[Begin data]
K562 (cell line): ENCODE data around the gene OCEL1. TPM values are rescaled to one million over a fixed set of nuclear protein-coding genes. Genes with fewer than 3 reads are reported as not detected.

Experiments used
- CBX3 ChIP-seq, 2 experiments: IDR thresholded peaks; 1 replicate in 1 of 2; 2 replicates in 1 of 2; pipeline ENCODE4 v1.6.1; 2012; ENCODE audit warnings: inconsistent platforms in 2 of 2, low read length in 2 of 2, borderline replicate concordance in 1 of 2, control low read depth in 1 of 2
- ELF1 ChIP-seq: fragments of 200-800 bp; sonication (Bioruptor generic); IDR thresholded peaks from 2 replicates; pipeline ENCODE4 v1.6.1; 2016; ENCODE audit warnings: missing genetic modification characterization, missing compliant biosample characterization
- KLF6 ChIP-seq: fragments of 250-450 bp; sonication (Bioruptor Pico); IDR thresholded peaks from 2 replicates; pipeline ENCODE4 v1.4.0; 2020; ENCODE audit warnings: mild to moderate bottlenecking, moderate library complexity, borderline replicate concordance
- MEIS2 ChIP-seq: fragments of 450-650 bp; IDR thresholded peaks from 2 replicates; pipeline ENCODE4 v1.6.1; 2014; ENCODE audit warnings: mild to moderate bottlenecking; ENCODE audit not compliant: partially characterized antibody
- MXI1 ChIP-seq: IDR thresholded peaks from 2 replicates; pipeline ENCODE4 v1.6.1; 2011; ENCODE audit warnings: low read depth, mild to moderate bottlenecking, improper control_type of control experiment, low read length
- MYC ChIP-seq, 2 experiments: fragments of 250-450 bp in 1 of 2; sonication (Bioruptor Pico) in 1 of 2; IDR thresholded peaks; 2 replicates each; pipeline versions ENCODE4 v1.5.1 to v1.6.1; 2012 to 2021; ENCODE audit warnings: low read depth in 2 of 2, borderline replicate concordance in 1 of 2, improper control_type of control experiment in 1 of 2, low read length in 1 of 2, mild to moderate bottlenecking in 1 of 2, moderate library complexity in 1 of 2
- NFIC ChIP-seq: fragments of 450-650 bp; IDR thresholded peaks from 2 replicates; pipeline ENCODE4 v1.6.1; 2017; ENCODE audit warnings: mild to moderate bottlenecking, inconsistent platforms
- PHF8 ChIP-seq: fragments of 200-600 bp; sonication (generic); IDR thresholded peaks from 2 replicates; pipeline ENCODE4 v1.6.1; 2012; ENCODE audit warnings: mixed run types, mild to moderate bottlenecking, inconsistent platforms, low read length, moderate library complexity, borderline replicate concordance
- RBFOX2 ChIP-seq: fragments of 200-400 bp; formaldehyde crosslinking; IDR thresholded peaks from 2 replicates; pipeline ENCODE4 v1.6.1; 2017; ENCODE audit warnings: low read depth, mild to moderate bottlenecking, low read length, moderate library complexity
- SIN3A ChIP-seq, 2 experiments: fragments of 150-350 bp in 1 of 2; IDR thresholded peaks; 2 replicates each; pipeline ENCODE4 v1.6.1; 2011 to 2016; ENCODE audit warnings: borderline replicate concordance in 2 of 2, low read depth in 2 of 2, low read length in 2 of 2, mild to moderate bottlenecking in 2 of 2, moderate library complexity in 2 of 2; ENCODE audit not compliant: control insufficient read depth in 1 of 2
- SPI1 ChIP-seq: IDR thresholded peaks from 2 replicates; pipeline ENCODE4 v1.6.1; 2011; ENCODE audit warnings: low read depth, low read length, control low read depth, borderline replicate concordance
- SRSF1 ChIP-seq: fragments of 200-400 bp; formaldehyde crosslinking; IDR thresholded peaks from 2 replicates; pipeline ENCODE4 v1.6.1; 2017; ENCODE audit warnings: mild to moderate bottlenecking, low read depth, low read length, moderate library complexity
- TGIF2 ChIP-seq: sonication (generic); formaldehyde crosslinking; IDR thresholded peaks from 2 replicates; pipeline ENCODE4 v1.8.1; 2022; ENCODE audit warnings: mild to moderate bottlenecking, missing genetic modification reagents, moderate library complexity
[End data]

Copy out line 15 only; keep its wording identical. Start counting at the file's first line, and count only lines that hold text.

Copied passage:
- TGIF2 ChIP-seq: sonication (generic); formaldehyde crosslinking; IDR thresholded peaks from 2 replicates; pipeline ENCODE4 v1.8.1; 2022; ENCODE audit warnings: mild to moderate bottlenecking, missing genetic modification reagents, moderate library complexity